As shown in FIG. 5, for example, the charge pump circuit 20 has a MOS transistor 2 b that is connected to the power supply “VDD” at the source thereof and has the source and the gate connected to each other, MOS transistors 2 c to 2 f that are connected in series between the drain of the MOS transistor 2 b and the output terminal 1 and have the respective sources and gates connected to each other, and capacitors 2 g to 2 j connected to the sources of the MOS transistors 2 c to 2 f, respectively.

The second clock signal “CLK2” is input to the capacitors 2 g and 2 i, and the inversion signal of the second clock signal “CLK2” is input to the capacitors 2 h and 2 j. That is, since the second clock signal “CLK2” and the inversion signal thereof are input to the charge pump circuit 20, the MOS transistors 2 c to 2 f alternately operate, and the capacitors 2 g to 2 j are successively charged and boosted. Then, the boosted potential is output as the output voltage “VPGM”.

As described earlier, the boosting capability of the charge pump circuit 20 can be lowered by reducing the amplitude of the second clock signal “CLK2”.

Alternatively, as described earlier, the boosting capability of the charge pump circuit 20 can be lowered by reducing the frequency of the first clock signal “CLK1” (which results in a reduction in frequency of the second clock signal).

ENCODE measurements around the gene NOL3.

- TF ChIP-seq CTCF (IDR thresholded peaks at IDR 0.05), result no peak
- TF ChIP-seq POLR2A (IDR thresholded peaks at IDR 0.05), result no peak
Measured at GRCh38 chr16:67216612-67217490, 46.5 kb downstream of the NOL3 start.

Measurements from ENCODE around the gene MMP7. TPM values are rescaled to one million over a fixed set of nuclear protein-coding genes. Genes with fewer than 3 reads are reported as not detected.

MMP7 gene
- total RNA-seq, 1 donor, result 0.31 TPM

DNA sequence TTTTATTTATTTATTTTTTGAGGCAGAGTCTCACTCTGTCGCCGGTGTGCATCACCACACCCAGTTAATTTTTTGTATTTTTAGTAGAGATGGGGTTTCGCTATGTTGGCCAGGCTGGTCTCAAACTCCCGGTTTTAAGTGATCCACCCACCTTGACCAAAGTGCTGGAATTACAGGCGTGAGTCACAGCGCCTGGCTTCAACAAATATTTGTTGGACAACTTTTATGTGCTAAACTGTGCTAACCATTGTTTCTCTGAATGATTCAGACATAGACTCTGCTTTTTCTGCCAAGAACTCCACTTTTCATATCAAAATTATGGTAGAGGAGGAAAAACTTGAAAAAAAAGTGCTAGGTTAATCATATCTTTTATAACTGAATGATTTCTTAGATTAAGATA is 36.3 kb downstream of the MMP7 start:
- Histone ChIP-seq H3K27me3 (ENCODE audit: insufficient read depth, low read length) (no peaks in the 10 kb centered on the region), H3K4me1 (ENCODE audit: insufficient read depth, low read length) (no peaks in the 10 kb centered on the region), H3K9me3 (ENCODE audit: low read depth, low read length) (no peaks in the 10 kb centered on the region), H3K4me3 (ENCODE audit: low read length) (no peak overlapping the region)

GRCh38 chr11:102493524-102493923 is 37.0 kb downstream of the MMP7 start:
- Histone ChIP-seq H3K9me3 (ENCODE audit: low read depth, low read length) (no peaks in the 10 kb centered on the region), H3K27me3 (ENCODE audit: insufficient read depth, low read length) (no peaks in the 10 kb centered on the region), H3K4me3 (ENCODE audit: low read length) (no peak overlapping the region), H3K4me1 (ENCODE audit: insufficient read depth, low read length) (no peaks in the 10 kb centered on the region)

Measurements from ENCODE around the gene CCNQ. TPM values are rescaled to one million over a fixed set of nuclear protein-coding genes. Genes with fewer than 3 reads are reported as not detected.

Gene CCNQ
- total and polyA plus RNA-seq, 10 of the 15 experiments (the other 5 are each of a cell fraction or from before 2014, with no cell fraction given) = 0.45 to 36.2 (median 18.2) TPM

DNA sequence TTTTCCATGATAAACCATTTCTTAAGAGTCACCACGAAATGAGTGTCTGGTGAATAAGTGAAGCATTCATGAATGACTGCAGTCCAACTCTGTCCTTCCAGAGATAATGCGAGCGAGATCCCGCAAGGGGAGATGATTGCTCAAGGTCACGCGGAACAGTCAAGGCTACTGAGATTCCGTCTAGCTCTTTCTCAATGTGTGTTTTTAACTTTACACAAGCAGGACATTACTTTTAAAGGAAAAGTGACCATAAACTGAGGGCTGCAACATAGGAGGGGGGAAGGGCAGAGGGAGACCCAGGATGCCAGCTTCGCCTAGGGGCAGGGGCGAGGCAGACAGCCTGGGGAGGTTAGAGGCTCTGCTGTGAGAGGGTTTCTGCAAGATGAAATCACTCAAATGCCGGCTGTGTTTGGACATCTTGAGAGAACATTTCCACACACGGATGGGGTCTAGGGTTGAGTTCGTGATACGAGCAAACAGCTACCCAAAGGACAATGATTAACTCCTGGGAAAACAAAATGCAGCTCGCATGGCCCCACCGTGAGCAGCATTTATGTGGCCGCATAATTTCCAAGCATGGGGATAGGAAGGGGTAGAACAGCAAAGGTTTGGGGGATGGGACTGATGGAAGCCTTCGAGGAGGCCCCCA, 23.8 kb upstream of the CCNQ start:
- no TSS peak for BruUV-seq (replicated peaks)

The boosting capability of the charge pump circuit 20 can be enhanced by increasing the capacitance of the capacitors 2 g to 2 j.

The charge pump circuit 20 is shown in FIG. 5 only for illustrative purposes, and any charge pump circuit that boosts the voltage of the power supply “VDD” according to the input second clock signal “CLK2” and outputs the boosted voltage can be used in this embodiment.

When raising the output voltage “VPGM” at the first output terminal 1, the booster circuit 100 keeps the composite resistance of the first variable resistor 4, the second variable resistor 5 and the third variable resistor 6 constant. In addition, the booster circuit 100 keeps the voltage division ratio between the second variable resistor 5 and the third variable resistor 6 constant. In this state, the resistance of the first variable resistor 4 is increased, while the resistance of the second variable resistor 5 and the third variable resistor 6 is decreased.

Similarly, when lowering the output voltage “VPGM” at the first output terminal 1, the booster circuit 100 keeps the composite resistance of the first variable resistor 4, the second variable resistor 5 and the third variable resistor 6 constant. In addition, the booster circuit 100 keeps the voltage division ratio between the second variable resistor 5 and the third variable resistor 6 constant. In this state, the resistance of the first variable resistor 4 is decreased, while the resistance of the second variable resistor 5 and the third variable resistor 6 is increased.

In this way, the potential difference between the first monitor voltage “VMON1” and the second monitor voltage “VMON2” and the potential difference between the second monitor voltage “VMON2” and the third monitor voltage “VMON3” can be adjusted. For example, the potential differences can be set at fixed values taking into account the offsets of the comparators so that the first comparator 8 and the second comparator 9 appropriately operate. That is, it is possible to appropriately operate a plurality of comparators.